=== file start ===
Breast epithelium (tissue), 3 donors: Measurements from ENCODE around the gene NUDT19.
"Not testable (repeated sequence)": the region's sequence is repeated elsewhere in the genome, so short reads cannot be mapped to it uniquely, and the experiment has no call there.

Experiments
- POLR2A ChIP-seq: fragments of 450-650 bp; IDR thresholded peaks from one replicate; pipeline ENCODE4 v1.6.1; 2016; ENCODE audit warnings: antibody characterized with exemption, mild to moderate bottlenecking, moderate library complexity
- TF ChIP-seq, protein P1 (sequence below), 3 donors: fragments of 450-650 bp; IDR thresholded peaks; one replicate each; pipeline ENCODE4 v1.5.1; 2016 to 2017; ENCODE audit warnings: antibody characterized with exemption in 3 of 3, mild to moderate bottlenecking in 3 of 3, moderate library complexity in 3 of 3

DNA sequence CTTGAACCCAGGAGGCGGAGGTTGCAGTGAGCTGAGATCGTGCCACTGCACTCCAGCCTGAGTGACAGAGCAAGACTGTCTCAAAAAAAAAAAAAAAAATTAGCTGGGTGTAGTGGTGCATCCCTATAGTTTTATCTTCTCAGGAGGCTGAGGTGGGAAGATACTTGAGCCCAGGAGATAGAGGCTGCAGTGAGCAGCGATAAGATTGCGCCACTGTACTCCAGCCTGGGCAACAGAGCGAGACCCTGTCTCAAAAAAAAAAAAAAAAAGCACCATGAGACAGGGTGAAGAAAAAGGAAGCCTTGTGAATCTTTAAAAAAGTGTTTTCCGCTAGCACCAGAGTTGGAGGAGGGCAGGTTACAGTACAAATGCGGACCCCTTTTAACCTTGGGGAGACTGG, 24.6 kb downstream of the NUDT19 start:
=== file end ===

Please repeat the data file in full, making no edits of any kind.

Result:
Breast epithelium (tissue), 3 donors: Measurements from ENCODE around the gene NUDT19.
"Not testable (repeated sequence)": the region's sequence is repeated elsewhere in the genome, so short reads cannot be mapped to it uniquely, and the experiment has no call there.

Experiments
- POLR2A ChIP-seq: fragments of 450-650 bp; IDR thresholded peaks from one replicate; pipeline ENCODE4 v1.6.1; 2016; ENCODE audit warnings: antibody characterized with exemption, mild to moderate bottlenecking, moderate library complexity
- TF ChIP-seq, protein P1 (sequence below), 3 donors: fragments of 450-650 bp; IDR thresholded peaks; one replicate each; pipeline ENCODE4 v1.5.1; 2016 to 2017; ENCODE audit warnings: antibody characterized with exemption in 3 of 3, mild to moderate bottlenecking in 3 of 3, moderate library complexity in 3 of 3

DNA sequence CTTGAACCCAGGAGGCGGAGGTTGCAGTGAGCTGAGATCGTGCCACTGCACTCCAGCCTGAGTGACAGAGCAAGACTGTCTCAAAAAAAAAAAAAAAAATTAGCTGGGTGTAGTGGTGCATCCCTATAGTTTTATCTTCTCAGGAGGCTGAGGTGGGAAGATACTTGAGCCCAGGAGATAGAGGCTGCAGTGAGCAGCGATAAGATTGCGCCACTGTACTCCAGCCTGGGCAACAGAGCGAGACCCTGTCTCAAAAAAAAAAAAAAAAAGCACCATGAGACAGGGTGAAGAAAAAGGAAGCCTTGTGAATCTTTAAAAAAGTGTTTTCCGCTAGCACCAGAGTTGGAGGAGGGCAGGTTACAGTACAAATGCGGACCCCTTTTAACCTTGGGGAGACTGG, 24.6 kb downstream of the NUDT19 start: